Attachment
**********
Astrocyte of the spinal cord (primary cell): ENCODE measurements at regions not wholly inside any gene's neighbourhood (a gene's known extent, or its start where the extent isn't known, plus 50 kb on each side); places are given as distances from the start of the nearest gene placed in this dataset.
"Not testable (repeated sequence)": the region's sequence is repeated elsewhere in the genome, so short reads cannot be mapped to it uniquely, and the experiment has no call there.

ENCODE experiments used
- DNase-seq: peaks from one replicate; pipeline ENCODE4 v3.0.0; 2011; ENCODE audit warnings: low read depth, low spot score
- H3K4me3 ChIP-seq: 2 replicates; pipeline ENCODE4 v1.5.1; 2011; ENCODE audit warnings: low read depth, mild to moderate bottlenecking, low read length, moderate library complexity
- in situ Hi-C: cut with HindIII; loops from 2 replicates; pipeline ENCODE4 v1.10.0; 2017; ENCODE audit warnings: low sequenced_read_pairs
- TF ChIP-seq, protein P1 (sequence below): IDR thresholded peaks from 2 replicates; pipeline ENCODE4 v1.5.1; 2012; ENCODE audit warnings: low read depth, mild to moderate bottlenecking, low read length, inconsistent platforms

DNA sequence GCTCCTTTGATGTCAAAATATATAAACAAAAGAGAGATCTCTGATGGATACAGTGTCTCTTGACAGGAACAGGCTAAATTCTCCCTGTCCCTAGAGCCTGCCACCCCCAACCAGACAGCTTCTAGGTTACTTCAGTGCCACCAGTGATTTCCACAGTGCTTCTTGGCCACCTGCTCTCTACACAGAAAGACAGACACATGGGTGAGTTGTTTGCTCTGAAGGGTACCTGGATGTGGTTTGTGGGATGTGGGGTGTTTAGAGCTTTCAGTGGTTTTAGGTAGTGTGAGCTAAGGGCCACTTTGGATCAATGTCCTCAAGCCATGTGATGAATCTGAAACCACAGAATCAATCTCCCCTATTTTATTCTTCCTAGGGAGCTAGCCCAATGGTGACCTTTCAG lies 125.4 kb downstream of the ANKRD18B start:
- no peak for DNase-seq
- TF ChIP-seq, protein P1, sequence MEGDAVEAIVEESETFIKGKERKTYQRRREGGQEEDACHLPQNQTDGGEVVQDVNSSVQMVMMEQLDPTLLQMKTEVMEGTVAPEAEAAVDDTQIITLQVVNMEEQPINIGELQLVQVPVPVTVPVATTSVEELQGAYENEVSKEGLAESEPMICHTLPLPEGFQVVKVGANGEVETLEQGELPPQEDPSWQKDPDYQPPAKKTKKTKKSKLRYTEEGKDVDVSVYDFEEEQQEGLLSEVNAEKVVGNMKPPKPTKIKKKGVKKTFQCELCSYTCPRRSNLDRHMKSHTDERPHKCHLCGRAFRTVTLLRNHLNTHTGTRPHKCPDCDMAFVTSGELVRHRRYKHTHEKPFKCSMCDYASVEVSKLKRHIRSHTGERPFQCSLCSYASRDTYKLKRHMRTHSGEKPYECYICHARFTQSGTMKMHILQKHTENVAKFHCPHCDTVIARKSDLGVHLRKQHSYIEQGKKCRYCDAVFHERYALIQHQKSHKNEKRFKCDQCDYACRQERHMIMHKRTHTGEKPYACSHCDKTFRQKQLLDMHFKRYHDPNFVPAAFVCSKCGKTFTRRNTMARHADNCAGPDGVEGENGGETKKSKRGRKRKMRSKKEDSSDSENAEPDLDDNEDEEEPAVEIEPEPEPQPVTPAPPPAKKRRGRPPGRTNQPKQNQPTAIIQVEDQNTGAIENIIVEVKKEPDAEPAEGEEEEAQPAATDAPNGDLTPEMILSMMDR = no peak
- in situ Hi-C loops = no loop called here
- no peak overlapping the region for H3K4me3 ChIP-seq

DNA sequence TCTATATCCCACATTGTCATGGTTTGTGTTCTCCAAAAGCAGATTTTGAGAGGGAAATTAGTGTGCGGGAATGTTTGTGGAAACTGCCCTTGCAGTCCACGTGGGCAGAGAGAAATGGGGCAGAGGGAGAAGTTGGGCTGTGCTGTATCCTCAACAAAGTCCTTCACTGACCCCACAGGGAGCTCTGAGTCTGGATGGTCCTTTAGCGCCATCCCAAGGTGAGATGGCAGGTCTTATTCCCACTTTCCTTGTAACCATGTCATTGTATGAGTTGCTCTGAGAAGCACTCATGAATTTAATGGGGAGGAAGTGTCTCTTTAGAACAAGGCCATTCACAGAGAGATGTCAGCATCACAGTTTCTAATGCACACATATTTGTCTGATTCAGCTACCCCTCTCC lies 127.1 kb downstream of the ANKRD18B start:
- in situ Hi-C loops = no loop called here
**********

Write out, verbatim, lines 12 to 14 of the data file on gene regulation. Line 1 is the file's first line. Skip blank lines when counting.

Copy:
- no peak overlapping the region for H3K4me3 ChIP-seq

DNA sequence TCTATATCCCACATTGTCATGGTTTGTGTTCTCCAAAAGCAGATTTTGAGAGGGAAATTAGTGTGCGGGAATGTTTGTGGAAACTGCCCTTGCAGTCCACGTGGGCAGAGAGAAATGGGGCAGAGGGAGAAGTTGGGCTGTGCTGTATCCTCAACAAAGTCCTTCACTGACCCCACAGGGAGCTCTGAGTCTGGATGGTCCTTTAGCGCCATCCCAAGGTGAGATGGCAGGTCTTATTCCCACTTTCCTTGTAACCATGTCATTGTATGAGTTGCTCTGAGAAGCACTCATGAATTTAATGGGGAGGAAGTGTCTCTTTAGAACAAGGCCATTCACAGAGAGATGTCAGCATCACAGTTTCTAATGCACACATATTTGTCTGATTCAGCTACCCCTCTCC lies 127.1 kb downstream of the ANKRD18B start:
- in situ Hi-C loops = no loop called here